Postcard from... New York
Nikhil Kumar is The Independent's New York correspondent. He was formerly assistant editor on the foreign desk and has also done a variety of jobs on the city desk, where he wrote about markets, commodities and other business and economics topics.
Wednesday 02 January 2013
If there is one thing forever associated with New Year's Eve in New York it's the sight of a shimmering ball dropping down a 130ft pole in Times Square. The ball is reported to be some 12ft in diameter, weighing around 5kg, and is watched by millions around the country – and the world. Touching down at midnight, it signals the beginning of the new year, and has been a staple of the city's celebrations for more than a century.
You would imagine the buildings from which these billboards shine are, on ordinary days, buzzing with activity. Right behind the pole is One Times Square, perhaps the best-known property in the little stretch of midtown. It must be packed with office workers, right?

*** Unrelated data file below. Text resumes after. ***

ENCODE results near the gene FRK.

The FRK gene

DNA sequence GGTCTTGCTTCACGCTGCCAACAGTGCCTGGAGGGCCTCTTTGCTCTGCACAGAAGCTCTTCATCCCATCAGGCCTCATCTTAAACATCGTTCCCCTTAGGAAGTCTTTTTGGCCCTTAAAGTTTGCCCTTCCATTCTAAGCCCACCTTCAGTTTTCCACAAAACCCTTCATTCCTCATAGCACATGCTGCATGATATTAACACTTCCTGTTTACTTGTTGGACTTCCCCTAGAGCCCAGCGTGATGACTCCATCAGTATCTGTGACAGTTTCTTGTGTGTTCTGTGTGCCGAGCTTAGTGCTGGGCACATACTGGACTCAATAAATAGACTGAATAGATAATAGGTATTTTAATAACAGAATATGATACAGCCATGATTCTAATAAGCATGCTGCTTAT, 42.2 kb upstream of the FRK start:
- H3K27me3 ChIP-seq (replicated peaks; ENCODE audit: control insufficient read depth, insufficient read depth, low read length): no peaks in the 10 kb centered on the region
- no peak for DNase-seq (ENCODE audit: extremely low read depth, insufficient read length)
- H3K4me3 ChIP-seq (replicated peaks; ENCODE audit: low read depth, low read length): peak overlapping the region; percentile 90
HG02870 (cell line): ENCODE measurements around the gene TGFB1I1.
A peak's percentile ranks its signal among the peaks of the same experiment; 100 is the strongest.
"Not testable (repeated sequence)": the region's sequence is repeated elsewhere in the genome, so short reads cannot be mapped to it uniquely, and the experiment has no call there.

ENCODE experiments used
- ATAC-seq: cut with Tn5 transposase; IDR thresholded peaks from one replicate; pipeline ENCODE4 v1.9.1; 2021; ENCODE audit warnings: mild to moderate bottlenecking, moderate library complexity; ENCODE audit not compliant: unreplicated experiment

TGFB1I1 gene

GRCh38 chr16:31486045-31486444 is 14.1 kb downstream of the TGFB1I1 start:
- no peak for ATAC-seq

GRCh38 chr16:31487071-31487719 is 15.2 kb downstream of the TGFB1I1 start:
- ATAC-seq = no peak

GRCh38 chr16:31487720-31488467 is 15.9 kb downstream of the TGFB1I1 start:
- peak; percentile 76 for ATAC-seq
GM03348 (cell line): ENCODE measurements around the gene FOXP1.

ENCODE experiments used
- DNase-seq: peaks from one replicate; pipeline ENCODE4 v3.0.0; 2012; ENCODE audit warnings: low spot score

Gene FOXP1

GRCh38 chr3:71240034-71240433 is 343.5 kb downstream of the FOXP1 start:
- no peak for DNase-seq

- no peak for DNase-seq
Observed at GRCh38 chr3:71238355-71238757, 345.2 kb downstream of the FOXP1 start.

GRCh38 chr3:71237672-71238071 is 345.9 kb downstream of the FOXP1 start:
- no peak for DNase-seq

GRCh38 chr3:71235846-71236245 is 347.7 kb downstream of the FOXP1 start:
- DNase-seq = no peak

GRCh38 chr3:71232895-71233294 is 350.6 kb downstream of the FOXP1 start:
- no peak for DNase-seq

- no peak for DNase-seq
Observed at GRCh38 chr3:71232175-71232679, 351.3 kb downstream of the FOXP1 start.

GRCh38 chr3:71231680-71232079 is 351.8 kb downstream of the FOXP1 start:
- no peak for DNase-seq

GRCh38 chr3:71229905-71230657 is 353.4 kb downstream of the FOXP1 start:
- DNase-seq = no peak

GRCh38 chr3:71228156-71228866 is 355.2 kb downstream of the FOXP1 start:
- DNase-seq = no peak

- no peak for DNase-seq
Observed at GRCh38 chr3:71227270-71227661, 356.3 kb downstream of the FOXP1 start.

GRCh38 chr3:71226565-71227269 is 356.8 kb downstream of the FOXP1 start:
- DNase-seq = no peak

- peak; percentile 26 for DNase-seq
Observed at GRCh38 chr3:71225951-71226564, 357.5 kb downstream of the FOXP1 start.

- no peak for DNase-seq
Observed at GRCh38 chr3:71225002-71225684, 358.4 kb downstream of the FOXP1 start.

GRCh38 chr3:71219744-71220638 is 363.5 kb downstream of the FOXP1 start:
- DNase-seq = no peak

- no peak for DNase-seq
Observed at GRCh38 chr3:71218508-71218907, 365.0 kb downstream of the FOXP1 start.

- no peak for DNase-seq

Not quite. On most days the halls of One Times Square are, well, mostly empty. And yet the 25-storey building, it emerged recently, mints money for its owners, thanks to the digital signs for the likes of Dunkin' Donuts and Sony, according to recent mortgage documents seen by The Wall Street Journal.
Advertisers, after all, get to see their brands publicised on national television every year when they cough up millions to advertise on the face of the edifice. The brands also end up on countless postcards and home videos of the millions of tourists who annually file through the square, and often show up as accidental backdrops for movies filmed in New York. The result: advertising rates in Times Square have roughly doubled over the past 10 years.
So, when the ball drops, even though their building will fall silent on the morning after, Times Square landlords will have a very happy new year.
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